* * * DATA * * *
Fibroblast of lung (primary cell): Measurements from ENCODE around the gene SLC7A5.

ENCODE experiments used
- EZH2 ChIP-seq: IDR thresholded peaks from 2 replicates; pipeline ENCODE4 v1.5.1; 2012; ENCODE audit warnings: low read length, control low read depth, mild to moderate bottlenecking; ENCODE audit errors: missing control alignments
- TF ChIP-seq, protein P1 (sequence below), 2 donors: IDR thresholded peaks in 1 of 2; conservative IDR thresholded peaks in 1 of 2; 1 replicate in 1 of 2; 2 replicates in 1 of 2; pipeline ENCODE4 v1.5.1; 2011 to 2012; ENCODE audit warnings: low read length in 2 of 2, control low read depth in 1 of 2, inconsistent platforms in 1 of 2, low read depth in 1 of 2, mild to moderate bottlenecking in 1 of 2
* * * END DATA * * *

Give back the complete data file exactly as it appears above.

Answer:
Fibroblast of lung (primary cell): Measurements from ENCODE around the gene SLC7A5.

ENCODE experiments used
- EZH2 ChIP-seq: IDR thresholded peaks from 2 replicates; pipeline ENCODE4 v1.5.1; 2012; ENCODE audit warnings: low read length, control low read depth, mild to moderate bottlenecking; ENCODE audit errors: missing control alignments
- TF ChIP-seq, protein P1 (sequence below), 2 donors: IDR thresholded peaks in 1 of 2; conservative IDR thresholded peaks in 1 of 2; 1 replicate in 1 of 2; 2 replicates in 1 of 2; pipeline ENCODE4 v1.5.1; 2011 to 2012; ENCODE audit warnings: low read length in 2 of 2, control low read depth in 1 of 2, inconsistent platforms in 1 of 2, low read depth in 1 of 2, mild to moderate bottlenecking in 1 of 2